Lets hope that if this ever comes to a vote, the people of Gwinnett won't make the same mistake twice. Had there been a little more vision and foresight from leaders who stood against the referendum in 1990, perhaps some of our current problems could have been alleviated.
Well done, Bruce.
Tuesday, December 05, 2006
Remember to cast your runoff ballot today. I can almost promise you that you won't face any lines today. With such a low voter turnout, that means that almost anything can happen in the races that you're interested in. So make sure that you make one more effort to support the candidates of your choice.
For me, it was David Burgess (D) for Public Service Commissioner.
Monday, December 04, 2006
Because Sascha married a U.S. citizen, she should be allowed to stay here. But because the missed hearing occurred before the marriage, the government is taking the inflexible stance that she should be deported. If she is deported, it might be ten years before she could re-enter the United States.
Observers of this case and other immigration cases call the system "byzantine" and difficult to deal with. Perhaps fellow State Senator Sam Zamarripa said it best:
“It’s a very, very onerous system,” said State Senator Sam Zamarripa, a Democrat who was the first Hispanic elected to the Georgia Senate. “If the wife of a state senator can’t handle it, how can we expect people who are working in our labor force to handle the bureaucracy?”
“This is going to take a U.S. congressman or a senator to step in,” Mr. Zamarripa said. “To say, let’s wait a minute. Let’s think about this. This is a good person who deserves to be in this country.”
Sen. Thompson also says that his wife is a victim of a "notorio" that claimed he could do more for her than he actually could. He charged her $1300.00 for his "services."
In the state of Georgia, notaries public are little more than a glorified witness to signatures. There is little else they can do. Contrast this with other states, such as Florida, where notaries can actually perform marriage services.
Sen. Thompson has been a wonderful, truly progressive force in the state senate. He has a bright future in Georgia politics if he wants it. I can't say that I know his wife, Sascha. But Curt has a reputation for associating himself only with good people. Of all the things for INS to be worried about, I feel sure that Sascha Herrera is the very least among them.
It would be highly appropriate for officials, both Democrat and Republican, to step in and help the Thompsons. Hopefully there will a quick, reasonable resolution to this matter shortly.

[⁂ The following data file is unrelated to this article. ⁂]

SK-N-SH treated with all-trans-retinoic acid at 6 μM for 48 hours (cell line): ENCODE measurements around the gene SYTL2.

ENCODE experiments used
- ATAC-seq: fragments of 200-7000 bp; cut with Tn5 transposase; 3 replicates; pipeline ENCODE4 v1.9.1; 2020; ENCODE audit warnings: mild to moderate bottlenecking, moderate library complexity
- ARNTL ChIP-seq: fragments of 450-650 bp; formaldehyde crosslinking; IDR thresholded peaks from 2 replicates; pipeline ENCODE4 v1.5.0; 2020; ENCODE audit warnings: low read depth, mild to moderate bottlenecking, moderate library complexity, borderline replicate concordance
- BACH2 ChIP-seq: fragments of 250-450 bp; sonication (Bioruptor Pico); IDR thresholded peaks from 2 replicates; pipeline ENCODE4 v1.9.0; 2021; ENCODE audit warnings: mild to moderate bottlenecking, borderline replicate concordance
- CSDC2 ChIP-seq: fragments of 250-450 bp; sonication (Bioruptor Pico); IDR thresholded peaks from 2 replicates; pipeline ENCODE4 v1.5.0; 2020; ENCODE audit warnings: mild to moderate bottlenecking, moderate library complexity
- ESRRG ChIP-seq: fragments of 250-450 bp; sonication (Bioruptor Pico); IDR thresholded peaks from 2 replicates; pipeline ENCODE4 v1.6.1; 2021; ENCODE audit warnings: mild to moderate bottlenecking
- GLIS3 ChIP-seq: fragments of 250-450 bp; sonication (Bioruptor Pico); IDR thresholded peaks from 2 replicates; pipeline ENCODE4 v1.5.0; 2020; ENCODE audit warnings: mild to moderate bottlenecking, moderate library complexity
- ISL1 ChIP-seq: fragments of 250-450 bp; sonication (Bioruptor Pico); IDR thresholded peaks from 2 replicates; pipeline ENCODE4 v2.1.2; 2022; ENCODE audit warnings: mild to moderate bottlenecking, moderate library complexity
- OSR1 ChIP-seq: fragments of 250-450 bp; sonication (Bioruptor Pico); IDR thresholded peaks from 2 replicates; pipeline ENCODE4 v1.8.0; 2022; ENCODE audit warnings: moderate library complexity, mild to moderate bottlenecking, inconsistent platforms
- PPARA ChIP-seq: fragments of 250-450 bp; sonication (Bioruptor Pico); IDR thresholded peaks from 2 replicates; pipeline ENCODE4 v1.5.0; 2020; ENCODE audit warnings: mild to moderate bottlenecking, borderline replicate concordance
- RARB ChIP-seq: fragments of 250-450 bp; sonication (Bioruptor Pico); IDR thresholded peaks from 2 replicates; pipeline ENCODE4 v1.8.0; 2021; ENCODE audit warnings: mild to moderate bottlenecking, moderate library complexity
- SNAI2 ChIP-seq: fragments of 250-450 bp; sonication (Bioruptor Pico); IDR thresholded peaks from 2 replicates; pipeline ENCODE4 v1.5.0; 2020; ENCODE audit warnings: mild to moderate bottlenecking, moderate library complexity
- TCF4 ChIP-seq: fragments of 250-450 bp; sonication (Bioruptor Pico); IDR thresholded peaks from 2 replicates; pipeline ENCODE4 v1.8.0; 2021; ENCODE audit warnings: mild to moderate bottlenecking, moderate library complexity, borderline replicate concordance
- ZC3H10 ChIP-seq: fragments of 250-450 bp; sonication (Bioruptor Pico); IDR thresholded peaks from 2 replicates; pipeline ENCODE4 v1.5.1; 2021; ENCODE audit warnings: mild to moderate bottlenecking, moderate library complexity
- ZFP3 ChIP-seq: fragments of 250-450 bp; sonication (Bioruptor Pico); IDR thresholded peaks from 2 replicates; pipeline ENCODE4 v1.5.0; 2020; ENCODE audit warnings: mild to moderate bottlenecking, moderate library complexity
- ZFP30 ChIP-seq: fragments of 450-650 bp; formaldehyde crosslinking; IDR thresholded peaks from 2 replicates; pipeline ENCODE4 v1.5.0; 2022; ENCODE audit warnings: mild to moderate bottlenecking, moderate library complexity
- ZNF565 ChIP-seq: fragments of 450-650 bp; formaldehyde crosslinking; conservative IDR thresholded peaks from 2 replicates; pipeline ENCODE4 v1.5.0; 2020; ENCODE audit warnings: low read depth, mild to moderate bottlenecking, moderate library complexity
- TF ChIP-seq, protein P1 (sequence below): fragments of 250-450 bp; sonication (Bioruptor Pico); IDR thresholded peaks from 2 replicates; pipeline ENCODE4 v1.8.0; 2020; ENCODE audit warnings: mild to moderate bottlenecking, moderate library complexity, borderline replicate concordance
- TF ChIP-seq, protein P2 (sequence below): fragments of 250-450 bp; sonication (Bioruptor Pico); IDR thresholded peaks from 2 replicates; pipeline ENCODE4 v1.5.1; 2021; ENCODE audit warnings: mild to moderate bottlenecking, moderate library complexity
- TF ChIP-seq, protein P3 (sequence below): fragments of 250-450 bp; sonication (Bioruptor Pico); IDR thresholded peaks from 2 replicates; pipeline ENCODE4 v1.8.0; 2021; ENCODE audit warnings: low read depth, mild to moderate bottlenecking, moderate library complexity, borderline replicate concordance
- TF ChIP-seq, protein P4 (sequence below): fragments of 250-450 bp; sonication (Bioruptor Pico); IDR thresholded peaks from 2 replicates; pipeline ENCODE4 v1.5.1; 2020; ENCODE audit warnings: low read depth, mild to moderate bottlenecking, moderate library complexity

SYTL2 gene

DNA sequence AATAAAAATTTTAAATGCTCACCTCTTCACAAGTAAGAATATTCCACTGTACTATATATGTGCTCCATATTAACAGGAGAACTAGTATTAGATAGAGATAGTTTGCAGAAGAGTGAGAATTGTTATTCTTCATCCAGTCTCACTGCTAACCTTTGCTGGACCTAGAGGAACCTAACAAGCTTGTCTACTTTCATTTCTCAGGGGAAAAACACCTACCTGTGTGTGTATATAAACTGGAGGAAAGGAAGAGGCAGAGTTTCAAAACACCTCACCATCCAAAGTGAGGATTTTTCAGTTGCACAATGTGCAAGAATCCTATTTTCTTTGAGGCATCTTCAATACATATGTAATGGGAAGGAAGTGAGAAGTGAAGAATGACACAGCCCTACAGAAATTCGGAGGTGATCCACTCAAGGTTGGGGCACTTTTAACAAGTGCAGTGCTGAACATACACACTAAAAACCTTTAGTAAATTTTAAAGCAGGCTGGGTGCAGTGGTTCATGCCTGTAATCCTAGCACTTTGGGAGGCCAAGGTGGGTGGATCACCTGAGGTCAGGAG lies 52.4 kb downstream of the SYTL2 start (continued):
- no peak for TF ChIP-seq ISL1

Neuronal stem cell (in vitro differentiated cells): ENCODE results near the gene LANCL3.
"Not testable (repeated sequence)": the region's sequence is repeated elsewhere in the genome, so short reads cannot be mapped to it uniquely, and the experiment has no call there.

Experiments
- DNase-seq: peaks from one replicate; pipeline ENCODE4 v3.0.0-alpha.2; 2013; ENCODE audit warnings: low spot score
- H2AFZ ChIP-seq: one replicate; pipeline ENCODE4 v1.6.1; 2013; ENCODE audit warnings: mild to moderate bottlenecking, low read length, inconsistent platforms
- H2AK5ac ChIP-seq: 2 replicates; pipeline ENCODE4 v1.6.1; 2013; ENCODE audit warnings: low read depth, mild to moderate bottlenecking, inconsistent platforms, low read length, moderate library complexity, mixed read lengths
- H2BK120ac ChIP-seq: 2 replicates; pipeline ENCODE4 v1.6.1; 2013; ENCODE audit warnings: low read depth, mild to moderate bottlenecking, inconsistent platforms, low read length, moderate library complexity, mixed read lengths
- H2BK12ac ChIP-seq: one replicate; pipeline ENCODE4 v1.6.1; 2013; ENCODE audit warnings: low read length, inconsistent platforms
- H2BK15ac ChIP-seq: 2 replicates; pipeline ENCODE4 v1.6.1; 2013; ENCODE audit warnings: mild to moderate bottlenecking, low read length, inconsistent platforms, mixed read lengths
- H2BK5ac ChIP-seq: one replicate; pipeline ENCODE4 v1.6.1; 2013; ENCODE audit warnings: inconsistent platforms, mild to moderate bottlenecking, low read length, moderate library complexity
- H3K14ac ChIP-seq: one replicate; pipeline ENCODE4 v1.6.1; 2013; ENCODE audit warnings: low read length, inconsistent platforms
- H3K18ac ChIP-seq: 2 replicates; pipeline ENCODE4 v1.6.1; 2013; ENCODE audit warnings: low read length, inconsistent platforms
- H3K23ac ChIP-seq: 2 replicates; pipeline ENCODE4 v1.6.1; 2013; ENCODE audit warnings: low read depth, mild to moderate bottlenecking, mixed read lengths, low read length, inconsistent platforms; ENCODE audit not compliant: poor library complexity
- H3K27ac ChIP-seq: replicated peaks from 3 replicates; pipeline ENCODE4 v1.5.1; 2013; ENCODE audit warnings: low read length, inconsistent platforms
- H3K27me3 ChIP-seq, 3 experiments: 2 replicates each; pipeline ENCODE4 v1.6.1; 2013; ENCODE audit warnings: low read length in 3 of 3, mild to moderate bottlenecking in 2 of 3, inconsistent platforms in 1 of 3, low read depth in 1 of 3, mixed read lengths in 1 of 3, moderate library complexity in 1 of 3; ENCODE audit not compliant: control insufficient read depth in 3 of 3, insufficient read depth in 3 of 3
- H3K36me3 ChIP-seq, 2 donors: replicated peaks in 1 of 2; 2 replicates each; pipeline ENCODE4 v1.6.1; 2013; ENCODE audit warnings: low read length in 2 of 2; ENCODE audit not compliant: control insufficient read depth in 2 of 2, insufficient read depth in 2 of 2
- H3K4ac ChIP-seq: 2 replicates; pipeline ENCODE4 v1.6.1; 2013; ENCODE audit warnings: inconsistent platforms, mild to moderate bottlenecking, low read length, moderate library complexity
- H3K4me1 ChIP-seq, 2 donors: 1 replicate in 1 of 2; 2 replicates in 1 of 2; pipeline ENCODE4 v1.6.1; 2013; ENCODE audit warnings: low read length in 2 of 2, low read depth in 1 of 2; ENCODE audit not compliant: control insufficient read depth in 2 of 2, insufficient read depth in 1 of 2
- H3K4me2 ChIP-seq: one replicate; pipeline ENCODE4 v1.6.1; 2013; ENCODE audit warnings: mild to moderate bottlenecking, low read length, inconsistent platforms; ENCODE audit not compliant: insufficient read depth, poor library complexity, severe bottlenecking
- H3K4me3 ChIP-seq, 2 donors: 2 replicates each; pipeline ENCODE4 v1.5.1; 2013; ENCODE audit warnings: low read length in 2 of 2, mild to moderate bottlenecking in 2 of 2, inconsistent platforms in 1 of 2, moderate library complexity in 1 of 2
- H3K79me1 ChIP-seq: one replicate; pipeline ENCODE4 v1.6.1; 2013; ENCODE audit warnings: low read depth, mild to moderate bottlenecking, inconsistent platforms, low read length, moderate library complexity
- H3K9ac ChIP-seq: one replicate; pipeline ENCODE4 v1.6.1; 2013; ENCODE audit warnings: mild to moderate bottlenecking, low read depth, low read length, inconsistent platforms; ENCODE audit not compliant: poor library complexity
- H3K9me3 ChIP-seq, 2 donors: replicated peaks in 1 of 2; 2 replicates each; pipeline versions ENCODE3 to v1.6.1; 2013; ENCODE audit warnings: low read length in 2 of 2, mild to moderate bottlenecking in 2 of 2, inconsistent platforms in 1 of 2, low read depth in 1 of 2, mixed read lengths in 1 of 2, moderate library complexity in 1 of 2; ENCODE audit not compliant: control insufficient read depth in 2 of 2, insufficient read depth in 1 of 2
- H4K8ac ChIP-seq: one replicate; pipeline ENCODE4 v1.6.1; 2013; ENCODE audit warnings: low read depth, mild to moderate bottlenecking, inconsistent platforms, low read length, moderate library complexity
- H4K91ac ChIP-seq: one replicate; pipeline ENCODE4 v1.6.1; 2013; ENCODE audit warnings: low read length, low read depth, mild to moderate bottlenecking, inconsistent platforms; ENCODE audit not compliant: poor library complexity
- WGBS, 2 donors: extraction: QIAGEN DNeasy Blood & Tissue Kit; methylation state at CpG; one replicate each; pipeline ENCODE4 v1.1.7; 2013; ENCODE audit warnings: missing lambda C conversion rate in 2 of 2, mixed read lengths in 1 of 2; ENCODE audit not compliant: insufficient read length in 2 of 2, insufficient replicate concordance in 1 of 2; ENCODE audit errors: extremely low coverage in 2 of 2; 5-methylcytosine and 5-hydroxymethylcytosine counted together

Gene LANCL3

All Americans remember the date December 7th as a "day of infamy" because of the Japanese attacks on Pearl Harbor, HI in 1941 that brought the United States into WWII. But in Georgia, December 7th is a day of tragedy for an additional reason.
This week, the AJC looks back at America's deadliest hotel fire, the Winecoff Hotel fire of December 7, 1946, beginning with this article by Cynthia Daniels. The Atlanta, Georgia hotel, built in 1913, was advertised as "fireproof."
In an almost Titanic-like scenerio, the supposedly "fireproof" building didn't have a sprinkler system or even fire escapes. Like the doomed ocean liner, the Winecoff tragedy would bring about sweeping changes in building safety codes.
Unfortunately, on the night of the fire, the Winecoff was filled to capacity. At least 116 people were known to have lost their lives because of the fire. From 1946 to 1971, the Winecoff Hotel fire was actually known as the world's deadliest hotel fire. The origin of the fire is still a debated topic today.
Amongst the victims were members of state high school Y Clubs. In fact, my high school has a memorial plaque on campus for several victims from my hometown. I'm sure there are similar markers in other schools around the state.
The event, the ensuing investigations, and changes in safety codes that followed inspired the book, "The Winecoff Fire: The Untold Story of America's Deadliest Hotel Fire," by Sam Heys and Allen B. Goodwin. A documentary, "Peachtree Burning," was also made.